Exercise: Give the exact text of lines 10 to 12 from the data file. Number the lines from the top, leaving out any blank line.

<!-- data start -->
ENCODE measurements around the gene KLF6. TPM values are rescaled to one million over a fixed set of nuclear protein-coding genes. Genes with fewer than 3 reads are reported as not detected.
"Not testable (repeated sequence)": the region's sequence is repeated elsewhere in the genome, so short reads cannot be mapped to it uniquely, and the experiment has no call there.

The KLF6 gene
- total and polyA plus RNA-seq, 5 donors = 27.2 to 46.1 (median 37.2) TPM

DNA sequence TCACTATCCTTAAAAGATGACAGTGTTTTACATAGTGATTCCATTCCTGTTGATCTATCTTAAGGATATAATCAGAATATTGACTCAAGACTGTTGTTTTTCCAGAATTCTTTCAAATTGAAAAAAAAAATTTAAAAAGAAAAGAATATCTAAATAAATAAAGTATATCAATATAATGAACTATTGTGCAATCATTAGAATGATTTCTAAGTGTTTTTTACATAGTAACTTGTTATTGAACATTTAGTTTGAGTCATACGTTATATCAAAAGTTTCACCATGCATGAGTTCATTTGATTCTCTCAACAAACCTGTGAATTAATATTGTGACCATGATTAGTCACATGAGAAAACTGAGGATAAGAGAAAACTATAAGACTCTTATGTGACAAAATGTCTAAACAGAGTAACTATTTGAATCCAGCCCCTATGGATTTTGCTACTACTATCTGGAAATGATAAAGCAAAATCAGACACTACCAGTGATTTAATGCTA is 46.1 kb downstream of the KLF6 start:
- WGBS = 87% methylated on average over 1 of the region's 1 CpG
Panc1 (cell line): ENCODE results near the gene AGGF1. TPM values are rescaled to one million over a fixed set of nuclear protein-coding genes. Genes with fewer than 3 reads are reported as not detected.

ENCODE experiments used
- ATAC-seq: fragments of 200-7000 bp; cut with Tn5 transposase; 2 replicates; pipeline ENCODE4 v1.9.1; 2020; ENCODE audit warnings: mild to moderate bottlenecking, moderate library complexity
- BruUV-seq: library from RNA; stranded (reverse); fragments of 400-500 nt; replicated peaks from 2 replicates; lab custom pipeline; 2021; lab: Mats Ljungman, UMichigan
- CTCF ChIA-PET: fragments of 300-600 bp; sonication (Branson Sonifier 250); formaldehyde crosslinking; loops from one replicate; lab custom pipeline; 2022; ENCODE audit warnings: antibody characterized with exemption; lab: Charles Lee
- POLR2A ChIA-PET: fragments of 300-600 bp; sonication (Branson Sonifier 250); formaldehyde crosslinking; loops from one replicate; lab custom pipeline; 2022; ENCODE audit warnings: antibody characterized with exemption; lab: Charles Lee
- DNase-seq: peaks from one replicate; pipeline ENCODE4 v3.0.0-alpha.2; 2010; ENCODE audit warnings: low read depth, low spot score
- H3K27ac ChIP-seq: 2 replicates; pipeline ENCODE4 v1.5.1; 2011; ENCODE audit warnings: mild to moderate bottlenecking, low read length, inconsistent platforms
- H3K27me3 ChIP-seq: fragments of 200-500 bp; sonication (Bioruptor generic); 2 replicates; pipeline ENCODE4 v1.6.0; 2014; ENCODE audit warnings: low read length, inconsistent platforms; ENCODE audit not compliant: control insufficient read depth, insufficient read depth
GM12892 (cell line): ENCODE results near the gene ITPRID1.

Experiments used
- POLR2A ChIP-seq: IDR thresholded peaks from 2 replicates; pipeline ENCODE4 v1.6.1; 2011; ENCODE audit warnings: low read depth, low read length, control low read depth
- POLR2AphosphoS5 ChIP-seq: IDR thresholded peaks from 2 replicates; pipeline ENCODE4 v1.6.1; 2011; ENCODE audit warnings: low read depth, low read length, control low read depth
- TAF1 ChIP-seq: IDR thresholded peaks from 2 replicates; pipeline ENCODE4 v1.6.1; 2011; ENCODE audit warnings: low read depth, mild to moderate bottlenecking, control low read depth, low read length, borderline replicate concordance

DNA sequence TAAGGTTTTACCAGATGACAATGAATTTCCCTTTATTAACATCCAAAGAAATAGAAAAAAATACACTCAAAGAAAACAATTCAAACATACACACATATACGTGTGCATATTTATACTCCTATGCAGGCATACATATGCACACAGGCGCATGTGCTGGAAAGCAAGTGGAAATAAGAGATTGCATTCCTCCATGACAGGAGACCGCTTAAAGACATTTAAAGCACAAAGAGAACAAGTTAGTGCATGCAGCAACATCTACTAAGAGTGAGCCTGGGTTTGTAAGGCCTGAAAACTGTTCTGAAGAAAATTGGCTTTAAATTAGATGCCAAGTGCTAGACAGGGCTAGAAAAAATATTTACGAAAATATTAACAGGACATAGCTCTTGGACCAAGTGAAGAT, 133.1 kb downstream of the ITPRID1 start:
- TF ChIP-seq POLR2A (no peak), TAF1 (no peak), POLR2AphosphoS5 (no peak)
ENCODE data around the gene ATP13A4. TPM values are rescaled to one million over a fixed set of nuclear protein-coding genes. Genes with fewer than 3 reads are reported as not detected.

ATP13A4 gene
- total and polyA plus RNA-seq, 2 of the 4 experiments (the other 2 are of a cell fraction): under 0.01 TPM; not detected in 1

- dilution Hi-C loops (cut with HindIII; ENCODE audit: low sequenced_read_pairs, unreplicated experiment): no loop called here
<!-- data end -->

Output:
- BruUV-seq: library from RNA; stranded (reverse); fragments of 400-500 nt; replicated peaks from 2 replicates; lab custom pipeline; 2021; lab: Mats Ljungman, UMichigan
- CTCF ChIA-PET: fragments of 300-600 bp; sonication (Branson Sonifier 250); formaldehyde crosslinking; loops from one replicate; lab custom pipeline; 2022; ENCODE audit warnings: antibody characterized with exemption; lab: Charles Lee
- POLR2A ChIA-PET: fragments of 300-600 bp; sonication (Branson Sonifier 250); formaldehyde crosslinking; loops from one replicate; lab custom pipeline; 2022; ENCODE audit warnings: antibody characterized with exemption; lab: Charles Lee